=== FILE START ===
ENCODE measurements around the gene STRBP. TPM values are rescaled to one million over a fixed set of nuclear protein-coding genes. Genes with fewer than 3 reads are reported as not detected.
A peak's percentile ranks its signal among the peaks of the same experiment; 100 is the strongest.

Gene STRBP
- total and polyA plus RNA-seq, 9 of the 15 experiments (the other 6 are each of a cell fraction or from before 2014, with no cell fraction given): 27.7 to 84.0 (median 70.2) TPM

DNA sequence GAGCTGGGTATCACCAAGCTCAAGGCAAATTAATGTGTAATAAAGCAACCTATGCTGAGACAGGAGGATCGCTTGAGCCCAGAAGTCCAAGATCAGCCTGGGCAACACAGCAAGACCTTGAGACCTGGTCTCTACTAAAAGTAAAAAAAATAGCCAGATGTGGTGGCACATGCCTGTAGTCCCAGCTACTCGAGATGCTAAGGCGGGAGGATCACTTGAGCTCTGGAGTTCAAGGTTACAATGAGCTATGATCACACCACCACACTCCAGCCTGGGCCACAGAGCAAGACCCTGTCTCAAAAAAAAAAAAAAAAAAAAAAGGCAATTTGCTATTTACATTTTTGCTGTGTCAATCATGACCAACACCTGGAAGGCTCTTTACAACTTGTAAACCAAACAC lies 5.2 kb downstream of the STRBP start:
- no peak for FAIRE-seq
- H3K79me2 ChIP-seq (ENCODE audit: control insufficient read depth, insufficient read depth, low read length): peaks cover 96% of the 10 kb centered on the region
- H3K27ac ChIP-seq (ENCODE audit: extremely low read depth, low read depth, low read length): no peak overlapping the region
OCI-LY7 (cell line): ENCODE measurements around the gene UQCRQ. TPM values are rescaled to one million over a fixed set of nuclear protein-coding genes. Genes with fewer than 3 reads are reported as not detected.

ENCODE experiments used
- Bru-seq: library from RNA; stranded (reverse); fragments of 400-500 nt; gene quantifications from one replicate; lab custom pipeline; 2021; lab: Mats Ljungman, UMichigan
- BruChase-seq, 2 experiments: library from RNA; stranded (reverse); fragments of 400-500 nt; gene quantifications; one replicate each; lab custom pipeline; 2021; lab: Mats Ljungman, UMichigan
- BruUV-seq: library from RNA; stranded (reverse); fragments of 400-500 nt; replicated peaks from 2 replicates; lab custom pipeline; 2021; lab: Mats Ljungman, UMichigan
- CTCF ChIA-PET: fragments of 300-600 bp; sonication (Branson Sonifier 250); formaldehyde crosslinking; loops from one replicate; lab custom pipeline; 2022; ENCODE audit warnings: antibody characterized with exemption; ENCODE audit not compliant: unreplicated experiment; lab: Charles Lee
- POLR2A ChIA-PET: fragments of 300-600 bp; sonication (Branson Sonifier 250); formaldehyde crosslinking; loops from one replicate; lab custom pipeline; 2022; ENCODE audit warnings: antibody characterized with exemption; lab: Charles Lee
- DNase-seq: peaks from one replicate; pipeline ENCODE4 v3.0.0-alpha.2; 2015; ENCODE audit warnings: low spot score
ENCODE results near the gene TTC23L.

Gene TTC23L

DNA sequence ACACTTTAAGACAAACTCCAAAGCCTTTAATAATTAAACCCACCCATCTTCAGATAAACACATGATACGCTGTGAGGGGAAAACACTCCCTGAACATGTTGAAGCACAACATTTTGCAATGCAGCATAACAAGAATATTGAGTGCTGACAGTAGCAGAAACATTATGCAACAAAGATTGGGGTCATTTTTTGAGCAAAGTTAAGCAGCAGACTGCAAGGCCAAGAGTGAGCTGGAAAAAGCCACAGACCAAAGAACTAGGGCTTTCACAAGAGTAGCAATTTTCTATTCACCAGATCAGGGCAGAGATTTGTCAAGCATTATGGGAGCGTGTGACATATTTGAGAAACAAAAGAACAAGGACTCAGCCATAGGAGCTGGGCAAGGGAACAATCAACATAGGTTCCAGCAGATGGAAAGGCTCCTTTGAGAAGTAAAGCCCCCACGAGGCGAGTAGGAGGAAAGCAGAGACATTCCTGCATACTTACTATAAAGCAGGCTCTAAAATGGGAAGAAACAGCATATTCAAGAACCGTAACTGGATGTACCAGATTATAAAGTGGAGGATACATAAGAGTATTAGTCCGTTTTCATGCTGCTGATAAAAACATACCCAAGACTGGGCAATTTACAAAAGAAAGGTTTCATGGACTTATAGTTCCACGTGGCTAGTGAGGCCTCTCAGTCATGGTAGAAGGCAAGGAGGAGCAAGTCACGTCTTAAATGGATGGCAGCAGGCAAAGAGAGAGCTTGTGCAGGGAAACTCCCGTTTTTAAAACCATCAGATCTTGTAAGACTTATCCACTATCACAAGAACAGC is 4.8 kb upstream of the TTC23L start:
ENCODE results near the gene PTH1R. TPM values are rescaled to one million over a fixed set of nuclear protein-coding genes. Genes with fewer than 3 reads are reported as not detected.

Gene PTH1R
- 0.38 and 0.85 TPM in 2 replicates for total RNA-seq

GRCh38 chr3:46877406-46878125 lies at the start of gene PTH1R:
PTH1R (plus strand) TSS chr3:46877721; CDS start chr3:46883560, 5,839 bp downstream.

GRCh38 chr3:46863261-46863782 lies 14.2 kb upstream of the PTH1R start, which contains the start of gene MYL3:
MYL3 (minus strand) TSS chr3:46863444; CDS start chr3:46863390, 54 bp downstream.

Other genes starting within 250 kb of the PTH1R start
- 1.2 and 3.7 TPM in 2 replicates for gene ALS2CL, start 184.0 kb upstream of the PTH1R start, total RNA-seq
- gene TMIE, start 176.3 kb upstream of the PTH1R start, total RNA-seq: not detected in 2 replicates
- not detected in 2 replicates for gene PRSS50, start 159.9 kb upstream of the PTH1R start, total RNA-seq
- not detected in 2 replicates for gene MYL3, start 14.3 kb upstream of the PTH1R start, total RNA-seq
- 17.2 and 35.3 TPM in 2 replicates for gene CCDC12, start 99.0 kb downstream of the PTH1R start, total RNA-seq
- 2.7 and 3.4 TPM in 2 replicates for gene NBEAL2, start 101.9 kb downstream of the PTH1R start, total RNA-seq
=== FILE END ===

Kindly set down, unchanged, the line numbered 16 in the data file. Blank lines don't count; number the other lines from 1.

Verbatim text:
- DNase-seq: peaks from one replicate; pipeline ENCODE4 v3.0.0-alpha.2; 2015; ENCODE audit warnings: low spot score